The mockery target of the day is print media. Every couple of weeks, there’s a story somewhere about, “Major bookseller Boundaries declares bankruptcy,” “Farms & Pebble in financial hot water” or, my personal favorite, “Print is dead.” In the age of the Internet, it seems like everyone has dismissed the idea of something as old-fashioned as a book completely pointless.

Let me get this straight right off the bat: I read. A lot. As in I-just-bought-my-fourth-bookshelf a lot. Sci-fi, classics, theology, fantasy and pretty much anything ever classified as “weird.” You name it, I’ve read it, and if I haven’t, let me know so I can start it now. I also have an e-reader (a Nook) and take it with me everywhere I go. Give me five minutes of nothing happening, and I’ll be buried in an e-book in no time.

Do I think books are dead? No. Do I think they’re dying? No. Do I think they’re on the way out? Absolutely not.

For a medium that’s remained relatively unchanged since Gutenberg rolled out his printing press in the 15th century, the Information Age has opened up a whole new host of possibilities for books, even if they’re not in their traditional dead-tree-pulp form. E-readers have turned getting your hands on a new book into a three-minute process, e-books have dropped the cost of printing a book to essentially nothing, and the Internet offers the ability to build communities around books, authors and genres that put old-fashioned book clubs to shame.

In a nutshell: books won’t change. The way we interact with them, however, will.

Think about it. Say you’re watching the Daily Show, and the guy across from Jon Stewart starts talking about his new book. With an e-reader, you can be reading a copy of that book before the interview is over. Or say a new book in a series comes out five years after the last one. You can’t remember the plot, the characters’ names are all running together, and everyone you do remember is killed off in the first chapter. It might make your high school English teacher roll in her grave, but a quick trip to the series’ Wikipedia page will get you caught up in 10 minutes.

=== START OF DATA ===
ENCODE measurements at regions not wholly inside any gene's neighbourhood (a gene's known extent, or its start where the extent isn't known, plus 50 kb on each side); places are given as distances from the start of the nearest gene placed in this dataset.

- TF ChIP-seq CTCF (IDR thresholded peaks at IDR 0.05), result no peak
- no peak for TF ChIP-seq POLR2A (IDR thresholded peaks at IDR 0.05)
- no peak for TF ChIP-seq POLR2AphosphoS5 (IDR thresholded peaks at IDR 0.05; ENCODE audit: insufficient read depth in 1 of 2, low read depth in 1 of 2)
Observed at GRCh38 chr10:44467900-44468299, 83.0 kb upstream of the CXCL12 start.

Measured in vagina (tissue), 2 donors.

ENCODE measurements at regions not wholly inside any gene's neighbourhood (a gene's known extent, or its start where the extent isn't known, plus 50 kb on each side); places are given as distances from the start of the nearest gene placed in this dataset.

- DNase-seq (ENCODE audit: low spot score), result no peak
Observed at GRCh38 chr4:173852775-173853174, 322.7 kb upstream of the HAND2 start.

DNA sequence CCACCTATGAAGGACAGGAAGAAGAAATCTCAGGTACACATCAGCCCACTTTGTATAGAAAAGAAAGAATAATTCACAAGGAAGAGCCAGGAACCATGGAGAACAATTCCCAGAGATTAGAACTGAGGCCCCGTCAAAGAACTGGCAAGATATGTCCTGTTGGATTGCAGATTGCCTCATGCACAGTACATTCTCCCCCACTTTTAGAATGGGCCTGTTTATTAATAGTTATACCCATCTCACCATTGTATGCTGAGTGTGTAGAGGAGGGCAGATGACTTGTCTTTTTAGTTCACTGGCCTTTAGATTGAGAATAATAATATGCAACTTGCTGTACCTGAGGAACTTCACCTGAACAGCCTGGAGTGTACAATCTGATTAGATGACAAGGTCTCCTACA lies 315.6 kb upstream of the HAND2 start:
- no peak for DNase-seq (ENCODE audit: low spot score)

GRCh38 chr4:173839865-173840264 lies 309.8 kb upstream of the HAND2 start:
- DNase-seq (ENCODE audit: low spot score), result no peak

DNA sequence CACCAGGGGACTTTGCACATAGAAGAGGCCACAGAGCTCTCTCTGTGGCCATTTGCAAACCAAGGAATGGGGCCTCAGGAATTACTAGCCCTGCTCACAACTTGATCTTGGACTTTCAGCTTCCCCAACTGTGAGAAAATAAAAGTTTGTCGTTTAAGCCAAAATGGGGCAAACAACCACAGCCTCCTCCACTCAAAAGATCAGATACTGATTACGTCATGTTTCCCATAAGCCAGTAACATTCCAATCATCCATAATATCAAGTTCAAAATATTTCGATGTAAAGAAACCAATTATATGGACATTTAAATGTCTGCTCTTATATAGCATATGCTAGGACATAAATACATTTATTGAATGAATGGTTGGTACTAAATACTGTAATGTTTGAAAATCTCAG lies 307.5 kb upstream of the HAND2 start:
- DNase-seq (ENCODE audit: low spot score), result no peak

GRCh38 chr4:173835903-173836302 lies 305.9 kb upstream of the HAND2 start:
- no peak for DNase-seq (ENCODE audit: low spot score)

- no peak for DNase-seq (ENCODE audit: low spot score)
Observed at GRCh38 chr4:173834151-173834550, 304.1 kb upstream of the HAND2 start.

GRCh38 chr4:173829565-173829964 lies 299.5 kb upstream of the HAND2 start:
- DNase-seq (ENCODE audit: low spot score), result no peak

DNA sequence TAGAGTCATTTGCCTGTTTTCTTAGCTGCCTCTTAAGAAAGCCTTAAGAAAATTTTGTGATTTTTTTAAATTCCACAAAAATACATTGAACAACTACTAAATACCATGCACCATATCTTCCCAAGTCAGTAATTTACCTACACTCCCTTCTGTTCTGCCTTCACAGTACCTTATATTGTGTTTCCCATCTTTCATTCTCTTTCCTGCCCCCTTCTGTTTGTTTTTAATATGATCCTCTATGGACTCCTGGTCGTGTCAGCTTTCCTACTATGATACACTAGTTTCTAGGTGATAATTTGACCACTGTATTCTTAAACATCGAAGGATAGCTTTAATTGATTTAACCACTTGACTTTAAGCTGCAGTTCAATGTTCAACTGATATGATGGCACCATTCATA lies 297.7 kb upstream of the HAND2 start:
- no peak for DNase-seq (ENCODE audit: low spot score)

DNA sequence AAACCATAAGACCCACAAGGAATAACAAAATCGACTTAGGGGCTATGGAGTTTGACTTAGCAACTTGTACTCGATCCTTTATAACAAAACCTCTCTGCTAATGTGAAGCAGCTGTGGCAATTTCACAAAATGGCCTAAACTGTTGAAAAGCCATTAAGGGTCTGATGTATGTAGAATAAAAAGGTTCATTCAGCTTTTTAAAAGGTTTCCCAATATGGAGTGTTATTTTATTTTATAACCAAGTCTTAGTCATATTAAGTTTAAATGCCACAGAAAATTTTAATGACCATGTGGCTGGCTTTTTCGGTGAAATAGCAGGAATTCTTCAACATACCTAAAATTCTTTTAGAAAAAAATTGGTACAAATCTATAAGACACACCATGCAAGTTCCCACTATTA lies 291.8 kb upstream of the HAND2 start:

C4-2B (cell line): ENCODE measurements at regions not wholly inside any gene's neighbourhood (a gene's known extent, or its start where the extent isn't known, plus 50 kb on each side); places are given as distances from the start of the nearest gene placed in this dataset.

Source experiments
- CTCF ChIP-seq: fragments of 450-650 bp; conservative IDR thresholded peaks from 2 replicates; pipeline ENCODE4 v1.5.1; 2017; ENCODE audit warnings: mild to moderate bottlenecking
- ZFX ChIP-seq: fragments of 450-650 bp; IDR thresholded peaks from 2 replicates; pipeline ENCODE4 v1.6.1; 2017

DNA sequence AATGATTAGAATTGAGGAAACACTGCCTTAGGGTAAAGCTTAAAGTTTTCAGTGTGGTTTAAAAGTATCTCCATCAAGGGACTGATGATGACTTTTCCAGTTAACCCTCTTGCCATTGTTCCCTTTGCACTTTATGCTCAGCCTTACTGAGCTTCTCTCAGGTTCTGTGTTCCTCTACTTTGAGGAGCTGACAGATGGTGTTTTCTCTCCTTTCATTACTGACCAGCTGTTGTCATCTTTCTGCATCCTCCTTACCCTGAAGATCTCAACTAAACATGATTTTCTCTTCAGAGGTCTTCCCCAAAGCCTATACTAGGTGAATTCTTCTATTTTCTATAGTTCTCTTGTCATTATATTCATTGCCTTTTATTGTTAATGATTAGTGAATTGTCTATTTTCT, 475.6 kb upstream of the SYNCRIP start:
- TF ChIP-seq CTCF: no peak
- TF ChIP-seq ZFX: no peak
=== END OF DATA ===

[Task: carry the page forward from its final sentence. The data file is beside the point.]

The book isn’t dead. Far from it. Readers just have more options than ever before to interact with their favorites.

Perhaps more importantly, authors have more ways of interacting with their readers. From blogs to social media to self-publishing, authors suddenly have way more interaction with their fans than their picture on the back cover.

Take publishing. The associated costs made self-publishing in the past if not impossible, then at least unreasonably expensive for an author to undertake on his or her own. Authors had to go to publishers that took the lion’s share of sales in exchange for the capital required to print and advertise their books.

Look at those costs today. The cost of printing a book on the Kindle or Nook is essentially nil. If you’re willing to do a bit of work yourself, you can handle the entire process of publishing digitally on your own. Granted, authors will still lose some portion to costs from the seller, but they can essentially go from receiving royalties from publishers to having complete control over their own costs and earnings.

And as far as advertising goes, grassroots advertising campaigns have never been easier. Between author’s personal blogs, national blogs like Gawker Media’s sci-fi blog io9 and word of mouth through social media, an author can easily reach an audience that would have required a major publisher and massive capital investment in the past. I follow a half-dozen of my favorite authors’ blogs, and I always know when they have a book coming out, what it’s about, what kind of special deals they’ve got going on and what the author’s up to in general.

Personally, I look at books like I look at music and movies. Despite the rantings of the MPAA and RIAA, the rise of the Information Age didn’t kill the film or music industries. Some studios and labels found ways to adapt and thrive, others didn’t. Most music and movies are now consumed entirely digitally, indie endeavors (particularly in music) have much more exposure and bands and studios can interact directly with their fans.

I look at books the same way. The sellers and publishers that adapt to technology will thrive, and the ones that don’t, won’t. People who would never have had the chance to write before can now break into the market fairly easily. Between Amazon, eBay and e-readers, books are easier to find and access than ever before. While I hope the dead-tree book doesn’t go the way of the dodo, even if it does, books and reading aren’t going anywhere anytime soon.